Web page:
In his first speech to the American public on what is now a 10-day-old war against Libya, President Barack Obama Monday night made a case for US imperialism’s right to carry out military aggression anywhere in the world where it sees its “interests and values” at stake.
Riddled with contradictions, evasions and lies, Obama’s speech failed to enunciate in any comprehensible form what these “interests and values” are. Nor did it explain to the American people why and how he had arrogated to himself the right to launch a war without first explaining its causes and aims, much less seeking a vote of authorization from the US Congress.
Obama put forward a narrative of the events leading up to the Libyan intervention that was false from start to finish.
“For more than four decades,” he said, “the Libyan people have been ruled by a tyrant—Muammar Gaddafi.” Last month, he continued, “Libyans took to the streets to claim their basic rights,” but Gaddafi began “attacking his own people.” While Obama decreed that Gaddafi had lost “the legitimacy to lead,” the Libyan leader refused to listen, prompting Washington to go the UN Security Council to obtain a resolution authorizing “all necessary measures to protect the Libyan people.”
In the face of an imminent massacre in the eastern Libyan city of Benghazi, Obama continued, he found himself compelled to authorize military force because “It was not in our national interest to let that happen.”
First of all, this potted history fails to explain why it is that over the past decade successive US administrations established ever closer—and more lucrative—relations with the Libyan “tyrant.” In the wake of September 11, 2001, his secret service became one of the most important regional allies of the CIA in the so-called “global war on terrorism.” Bush’s national security advisor, Condoleezza Rice, flew to Tripoli to cement the US-Libyan alliance.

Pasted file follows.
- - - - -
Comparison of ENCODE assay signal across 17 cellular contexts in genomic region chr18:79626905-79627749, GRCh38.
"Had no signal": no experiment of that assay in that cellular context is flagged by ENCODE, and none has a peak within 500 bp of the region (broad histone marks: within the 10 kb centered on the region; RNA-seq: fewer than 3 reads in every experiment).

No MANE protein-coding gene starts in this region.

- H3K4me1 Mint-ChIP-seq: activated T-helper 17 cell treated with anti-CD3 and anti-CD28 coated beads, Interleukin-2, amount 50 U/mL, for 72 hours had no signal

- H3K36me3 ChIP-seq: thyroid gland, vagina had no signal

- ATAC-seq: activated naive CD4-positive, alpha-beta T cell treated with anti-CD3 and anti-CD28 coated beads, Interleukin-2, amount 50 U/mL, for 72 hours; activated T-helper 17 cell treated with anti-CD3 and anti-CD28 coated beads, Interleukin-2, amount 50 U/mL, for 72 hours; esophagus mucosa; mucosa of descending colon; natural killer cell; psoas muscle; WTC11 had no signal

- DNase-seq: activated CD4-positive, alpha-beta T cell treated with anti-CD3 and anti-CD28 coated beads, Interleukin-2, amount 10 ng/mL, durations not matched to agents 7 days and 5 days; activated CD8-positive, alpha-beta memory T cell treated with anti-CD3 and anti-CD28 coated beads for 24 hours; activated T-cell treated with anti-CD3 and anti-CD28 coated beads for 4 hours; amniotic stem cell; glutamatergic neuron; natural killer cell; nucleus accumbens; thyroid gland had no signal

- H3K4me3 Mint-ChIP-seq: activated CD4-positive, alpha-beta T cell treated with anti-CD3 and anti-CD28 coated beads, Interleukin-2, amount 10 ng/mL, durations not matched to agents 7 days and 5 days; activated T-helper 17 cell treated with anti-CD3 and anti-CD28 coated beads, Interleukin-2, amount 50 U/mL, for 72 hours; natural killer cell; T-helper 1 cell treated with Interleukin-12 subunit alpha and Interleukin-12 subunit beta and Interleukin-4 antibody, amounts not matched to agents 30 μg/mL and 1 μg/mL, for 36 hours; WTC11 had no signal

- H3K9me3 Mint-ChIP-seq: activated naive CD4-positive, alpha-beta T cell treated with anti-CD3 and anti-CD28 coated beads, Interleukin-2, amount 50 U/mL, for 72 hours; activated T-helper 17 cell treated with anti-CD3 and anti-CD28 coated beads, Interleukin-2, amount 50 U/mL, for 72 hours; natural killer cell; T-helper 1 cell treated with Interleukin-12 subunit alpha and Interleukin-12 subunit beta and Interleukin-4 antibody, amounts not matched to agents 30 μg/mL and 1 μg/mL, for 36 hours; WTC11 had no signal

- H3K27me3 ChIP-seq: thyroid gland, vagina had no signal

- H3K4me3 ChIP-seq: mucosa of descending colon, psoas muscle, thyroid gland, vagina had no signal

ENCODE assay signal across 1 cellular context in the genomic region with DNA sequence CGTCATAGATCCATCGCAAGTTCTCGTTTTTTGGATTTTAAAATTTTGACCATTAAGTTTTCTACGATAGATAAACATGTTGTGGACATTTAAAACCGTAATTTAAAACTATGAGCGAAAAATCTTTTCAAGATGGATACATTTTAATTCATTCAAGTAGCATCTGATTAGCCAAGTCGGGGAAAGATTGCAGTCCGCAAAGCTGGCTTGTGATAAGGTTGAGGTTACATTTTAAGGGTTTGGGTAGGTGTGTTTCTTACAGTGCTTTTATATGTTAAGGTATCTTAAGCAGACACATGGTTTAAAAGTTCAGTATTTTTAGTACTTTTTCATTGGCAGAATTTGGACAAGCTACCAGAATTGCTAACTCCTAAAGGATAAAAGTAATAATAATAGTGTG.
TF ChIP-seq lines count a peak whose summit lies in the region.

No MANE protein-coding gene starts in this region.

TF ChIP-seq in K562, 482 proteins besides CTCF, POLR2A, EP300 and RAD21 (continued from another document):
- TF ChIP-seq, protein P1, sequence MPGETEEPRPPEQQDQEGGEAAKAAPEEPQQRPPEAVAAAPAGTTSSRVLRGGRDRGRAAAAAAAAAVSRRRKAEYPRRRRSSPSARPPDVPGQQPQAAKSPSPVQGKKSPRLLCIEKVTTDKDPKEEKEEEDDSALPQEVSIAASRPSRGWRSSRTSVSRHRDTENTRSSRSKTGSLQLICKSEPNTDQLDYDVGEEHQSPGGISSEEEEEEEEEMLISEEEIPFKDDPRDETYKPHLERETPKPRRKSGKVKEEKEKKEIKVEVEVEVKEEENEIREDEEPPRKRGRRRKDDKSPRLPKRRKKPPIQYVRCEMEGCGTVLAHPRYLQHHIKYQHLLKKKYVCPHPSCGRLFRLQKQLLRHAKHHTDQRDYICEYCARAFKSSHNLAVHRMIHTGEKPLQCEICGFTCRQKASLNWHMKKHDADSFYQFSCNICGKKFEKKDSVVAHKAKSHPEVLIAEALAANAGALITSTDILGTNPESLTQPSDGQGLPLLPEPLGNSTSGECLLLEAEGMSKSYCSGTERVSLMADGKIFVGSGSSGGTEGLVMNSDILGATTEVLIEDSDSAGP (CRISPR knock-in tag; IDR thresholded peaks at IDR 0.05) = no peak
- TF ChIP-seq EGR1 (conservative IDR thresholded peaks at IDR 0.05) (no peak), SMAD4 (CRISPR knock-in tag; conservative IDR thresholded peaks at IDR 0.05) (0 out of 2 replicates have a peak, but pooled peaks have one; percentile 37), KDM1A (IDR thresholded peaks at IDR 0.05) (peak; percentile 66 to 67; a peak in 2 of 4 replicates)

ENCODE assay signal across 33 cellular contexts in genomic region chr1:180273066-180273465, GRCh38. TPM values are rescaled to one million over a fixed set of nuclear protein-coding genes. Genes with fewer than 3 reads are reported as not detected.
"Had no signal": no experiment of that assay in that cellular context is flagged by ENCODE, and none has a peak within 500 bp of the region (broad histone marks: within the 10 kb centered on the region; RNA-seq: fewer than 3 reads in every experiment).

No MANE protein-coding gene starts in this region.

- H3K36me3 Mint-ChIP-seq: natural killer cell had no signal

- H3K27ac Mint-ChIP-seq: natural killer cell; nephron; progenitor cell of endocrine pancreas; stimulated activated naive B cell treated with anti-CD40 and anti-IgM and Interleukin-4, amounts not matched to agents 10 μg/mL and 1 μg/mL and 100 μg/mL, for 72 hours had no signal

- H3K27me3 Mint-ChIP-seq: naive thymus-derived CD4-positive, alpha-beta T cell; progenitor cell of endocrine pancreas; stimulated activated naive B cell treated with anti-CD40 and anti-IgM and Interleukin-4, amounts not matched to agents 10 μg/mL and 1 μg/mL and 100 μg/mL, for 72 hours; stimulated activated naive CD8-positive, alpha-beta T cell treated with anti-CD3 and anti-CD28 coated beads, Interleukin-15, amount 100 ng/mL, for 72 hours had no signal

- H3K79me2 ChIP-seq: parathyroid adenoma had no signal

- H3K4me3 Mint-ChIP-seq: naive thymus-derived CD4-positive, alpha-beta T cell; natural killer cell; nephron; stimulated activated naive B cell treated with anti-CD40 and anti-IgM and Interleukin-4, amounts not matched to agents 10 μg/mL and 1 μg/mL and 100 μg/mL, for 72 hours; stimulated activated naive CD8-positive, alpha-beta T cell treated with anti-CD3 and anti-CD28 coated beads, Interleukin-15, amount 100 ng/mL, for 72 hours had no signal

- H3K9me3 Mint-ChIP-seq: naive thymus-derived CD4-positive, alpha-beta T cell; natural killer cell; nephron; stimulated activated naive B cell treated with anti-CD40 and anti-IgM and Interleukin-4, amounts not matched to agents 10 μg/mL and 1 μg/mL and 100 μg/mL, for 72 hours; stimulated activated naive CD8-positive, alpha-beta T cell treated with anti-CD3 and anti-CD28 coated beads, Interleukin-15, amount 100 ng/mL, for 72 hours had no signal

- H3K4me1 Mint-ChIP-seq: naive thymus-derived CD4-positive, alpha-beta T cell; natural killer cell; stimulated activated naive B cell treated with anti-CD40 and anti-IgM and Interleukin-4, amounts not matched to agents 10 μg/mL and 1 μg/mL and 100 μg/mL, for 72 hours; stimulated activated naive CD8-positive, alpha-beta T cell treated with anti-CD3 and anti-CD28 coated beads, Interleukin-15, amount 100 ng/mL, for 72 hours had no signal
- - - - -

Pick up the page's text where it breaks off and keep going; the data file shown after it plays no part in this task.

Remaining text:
Under Obama, relations became even more cordial. In April 2009, Hillary Clinton welcomed Gaddafi’s son—and national security minister—to the State Department, proclaiming the administration’s desire to “deepen and broaden our cooperation” and “build on this relationship.”
Only last month, another of the dictator’s sons, Khamis, spent four weeks in the US on a tour overseen by the State Department of US military installations. He was compelled to cancel a scheduled visit to the West Point military academy at the last minute in order to return to Libya to fight the so-called “rebels.” Presumably, American “values” were placed on hold during the decade in which Clinton and her predecessors concentrated on currying favor—and signing oil deals—with Gaddafi.
The violence that erupted in Libya was not merely a matter of peaceful Libyan citizens taking to the streets for democracy and then being attacked by the regime. The country fractured along regional and tribal lines, with Western powers and intelligence agencies stoking an insurgency that developed along the lines of a civil war.
The claim that the regime was on the verge of launching a massacre of near genocidal proportions in the city of Benghazi is presented as fact, though there is no evidence that killing on any similar scale took place in other cities that had fallen to the rebels but were retaken by forces loyal to Gaddafi.
Obama claimed that the US military action had been carried out “to stop the killing” and had successfully “stopped Gaddafi’s deadly advance.” In reality, Washington has intervened in a civil war that it played no small role in fomenting. The US Air Force along with smaller numbers of warplanes provided by Washington’s NATO allies has functioned as the air force of the rebels, obliterating from the air troops loyal to the government in Tripoli, thereby clearing the way for the US-backed forces on the ground.
Having presented a false justification for the action, Obama went on to suggest that the US role was largely over, with his administration acting to “transfer responsibilities to our allies and partners,” namely NATO.